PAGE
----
June 25, 2015, by Editor
Joint special issue: CPI and the China Media Observatory
Written by Jonathan Sullivan and Gabriele Balbi.
During the reform era, the transformation of the Chinese media system has been as dramatic as changes in other sectors. Compelled by the financial imperatives of the market, squeezed by the Party’s parameters of the permissible, and disrupted by the popularization of the Chinese internet, it goes without saying that the contemporary Chinese media ecology bears little resemblance to the under-developed propaganda mouthpiece that existed at the outset of the reforms. “Public opinion guidance” remains a major role of the Chinese media, but even ‘official’ outlets are not immune to the pressures of commercialization and the challenges that media in most countries face from the internet.
In order to analyze the changing media environment, the China Policy Institute has teamed up with the China Media Observatory to compile a special issue of the CPI blog. Contributions by some of the world’s leading China media experts analyze the Chinese media from domestic and international perspectives, focusing on the Chinese media content and the economic potential of the media system for economic development and to the relations between governments, markets and users.
The China Media Observatory (CMO) was created in September 2006 by the Faculty of Communication Sciences at the Università della Svizzera italiana (Lugano, Switzerland). The purpose of the CMO is to monitor the evolution of media and communication ecologies in China, covering economic, political, social and cultural dimensions. The CMO also facilitates exchanges for teaching and research purposes and establishes collaborations with European and Chinese universities in the field of Chinese media research. Of particular note is the CMO’s official relationships with the Communication University of China, Peking University through the EU – China Media Dialogue Communication Summer School (this year in its second edition), and with the Institute of Journalism and Communication at the Chinese Academy of Social Sciences (in 2013 CMO and CASS jointly published a special issue on the peer review Journal Studies in Communication Sciences entitled Media in China). The CMO is directed by Honorary President Prof. Giuseppe Richeri and co-director Prof. Gabriele Balbi, and hosts two postdoctoral researchers Dr Gianluigi Negro and Dr Zhan Zhang. The China Policy Institute is delighted to present this special issue of the blog in collaboration with the China Media Observatory. Contributors include:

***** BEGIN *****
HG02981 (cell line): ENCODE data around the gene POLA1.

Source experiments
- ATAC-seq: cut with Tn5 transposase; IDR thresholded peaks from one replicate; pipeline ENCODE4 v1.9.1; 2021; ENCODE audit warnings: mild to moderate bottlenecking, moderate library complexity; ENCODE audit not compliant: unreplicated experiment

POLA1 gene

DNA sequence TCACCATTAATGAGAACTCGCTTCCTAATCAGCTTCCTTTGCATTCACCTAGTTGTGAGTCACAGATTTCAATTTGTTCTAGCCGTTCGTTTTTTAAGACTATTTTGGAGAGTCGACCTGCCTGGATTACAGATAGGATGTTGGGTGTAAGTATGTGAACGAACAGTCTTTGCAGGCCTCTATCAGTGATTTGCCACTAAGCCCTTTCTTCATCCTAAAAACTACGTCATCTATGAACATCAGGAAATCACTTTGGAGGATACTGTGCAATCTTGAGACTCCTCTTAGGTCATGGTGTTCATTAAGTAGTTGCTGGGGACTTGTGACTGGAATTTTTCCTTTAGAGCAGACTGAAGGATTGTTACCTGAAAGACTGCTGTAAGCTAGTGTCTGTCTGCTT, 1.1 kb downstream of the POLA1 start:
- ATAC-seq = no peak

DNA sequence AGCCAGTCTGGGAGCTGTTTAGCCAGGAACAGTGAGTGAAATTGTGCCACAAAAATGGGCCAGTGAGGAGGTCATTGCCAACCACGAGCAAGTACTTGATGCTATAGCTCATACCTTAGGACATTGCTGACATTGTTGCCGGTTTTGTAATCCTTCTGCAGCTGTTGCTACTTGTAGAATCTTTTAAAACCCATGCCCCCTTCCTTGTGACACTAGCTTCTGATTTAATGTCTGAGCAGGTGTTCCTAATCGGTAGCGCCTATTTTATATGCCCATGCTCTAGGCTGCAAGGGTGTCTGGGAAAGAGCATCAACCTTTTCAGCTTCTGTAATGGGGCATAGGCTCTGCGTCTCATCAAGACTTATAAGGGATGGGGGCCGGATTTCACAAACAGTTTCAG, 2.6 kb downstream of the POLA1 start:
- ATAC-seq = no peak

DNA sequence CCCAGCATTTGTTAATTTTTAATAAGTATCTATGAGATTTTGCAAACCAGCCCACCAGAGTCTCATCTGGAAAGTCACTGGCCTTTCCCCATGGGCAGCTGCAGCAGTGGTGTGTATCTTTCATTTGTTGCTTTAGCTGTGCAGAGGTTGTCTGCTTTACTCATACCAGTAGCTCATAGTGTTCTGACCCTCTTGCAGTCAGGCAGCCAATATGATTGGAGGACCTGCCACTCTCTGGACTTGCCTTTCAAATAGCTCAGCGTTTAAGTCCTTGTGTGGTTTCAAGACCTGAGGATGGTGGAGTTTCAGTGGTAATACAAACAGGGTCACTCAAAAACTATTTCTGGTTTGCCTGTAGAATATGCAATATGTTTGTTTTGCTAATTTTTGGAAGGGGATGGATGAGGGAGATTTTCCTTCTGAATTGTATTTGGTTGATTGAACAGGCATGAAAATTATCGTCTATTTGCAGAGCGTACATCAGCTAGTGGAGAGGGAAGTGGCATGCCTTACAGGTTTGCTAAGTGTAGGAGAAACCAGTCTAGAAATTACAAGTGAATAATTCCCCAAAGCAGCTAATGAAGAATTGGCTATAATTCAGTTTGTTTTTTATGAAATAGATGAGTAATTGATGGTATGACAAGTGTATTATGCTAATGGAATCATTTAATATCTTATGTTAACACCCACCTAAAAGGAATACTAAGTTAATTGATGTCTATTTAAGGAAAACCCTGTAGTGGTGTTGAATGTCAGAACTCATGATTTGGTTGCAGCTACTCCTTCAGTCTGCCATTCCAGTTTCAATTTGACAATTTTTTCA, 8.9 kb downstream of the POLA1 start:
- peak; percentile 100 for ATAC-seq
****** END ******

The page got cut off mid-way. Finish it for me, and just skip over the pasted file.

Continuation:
Gianluigi Negro (China Media Observatory) The significance of sharing: Video in China
Wanning Sun (University of Technology Sydney) China, Japan and the Media: The Politics and Business of Selective Remembering
Valeria Varriano (Univeristà l’Orientale Neaples) Sister Lotus and the cult of the selfie in China
Rongbin Han (University of Georgia) China’s Media in Cross Currents: Implications for Critical Journalism
Shaohua Guo (Carleton College) Taking stock of the Chinese blogosphere
James F. Scotton (Marquette University) Confucius Institutes and China’s ‘soft power’
Jonathan Hassid (Iowa State University) China’s Responsiveness to Internet Opinion: A Double-Edged Sword
Zhan Zhang (China Media Observatory) Problems in Huallywood
No comments yet, fill out a comment to be the first